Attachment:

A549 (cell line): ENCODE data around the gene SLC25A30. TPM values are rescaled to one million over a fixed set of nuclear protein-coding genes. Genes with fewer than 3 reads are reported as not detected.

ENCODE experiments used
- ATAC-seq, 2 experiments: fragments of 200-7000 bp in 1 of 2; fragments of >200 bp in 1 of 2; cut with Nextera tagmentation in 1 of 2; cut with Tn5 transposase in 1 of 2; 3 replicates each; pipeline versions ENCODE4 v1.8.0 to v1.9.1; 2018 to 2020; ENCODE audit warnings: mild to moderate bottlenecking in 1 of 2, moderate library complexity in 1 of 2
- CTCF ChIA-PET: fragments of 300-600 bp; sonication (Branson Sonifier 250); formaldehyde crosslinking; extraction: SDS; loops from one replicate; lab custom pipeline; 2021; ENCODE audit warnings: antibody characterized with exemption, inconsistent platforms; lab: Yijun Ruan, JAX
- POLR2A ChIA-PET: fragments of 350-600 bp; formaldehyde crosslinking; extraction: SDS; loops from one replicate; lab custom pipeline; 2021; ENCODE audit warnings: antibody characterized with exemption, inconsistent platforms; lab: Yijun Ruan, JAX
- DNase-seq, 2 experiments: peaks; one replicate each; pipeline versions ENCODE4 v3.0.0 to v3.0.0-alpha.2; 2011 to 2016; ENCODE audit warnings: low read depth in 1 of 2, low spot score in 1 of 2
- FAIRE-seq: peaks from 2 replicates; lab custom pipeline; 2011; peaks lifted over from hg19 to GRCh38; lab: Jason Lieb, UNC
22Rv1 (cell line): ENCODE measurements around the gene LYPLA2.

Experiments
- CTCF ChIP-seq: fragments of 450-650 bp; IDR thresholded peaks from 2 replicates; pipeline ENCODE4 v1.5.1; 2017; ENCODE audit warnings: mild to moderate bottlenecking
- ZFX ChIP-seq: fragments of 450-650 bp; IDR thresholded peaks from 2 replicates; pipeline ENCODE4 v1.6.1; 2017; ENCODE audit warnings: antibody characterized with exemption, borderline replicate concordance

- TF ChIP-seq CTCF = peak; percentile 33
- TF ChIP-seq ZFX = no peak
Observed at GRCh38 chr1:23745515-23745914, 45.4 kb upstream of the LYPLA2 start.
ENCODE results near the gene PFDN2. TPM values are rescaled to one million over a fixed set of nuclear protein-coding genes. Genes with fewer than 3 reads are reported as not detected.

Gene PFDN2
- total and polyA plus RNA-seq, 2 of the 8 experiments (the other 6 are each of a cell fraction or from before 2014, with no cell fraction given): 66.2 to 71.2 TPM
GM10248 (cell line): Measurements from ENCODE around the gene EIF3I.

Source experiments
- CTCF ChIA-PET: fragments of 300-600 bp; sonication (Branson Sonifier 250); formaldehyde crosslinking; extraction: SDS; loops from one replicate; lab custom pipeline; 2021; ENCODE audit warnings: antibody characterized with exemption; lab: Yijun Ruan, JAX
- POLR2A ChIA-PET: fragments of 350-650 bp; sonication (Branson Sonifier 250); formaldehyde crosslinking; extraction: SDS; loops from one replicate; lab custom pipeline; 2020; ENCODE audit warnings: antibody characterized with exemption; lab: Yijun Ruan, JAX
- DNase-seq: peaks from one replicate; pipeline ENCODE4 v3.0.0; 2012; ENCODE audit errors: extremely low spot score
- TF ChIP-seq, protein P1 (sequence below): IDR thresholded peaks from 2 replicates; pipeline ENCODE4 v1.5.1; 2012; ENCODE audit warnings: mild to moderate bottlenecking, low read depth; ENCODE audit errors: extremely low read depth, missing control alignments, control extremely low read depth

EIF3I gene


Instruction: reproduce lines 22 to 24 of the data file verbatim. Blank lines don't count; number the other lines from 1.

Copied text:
- DNase-seq: peaks from one replicate; pipeline ENCODE4 v3.0.0; 2012; ENCODE audit errors: extremely low spot score
- TF ChIP-seq, protein P1 (sequence below): IDR thresholded peaks from 2 replicates; pipeline ENCODE4 v1.5.1; 2012; ENCODE audit warnings: mild to moderate bottlenecking, low read depth; ENCODE audit errors: extremely low read depth, missing control alignments, control extremely low read depth

EIF3I gene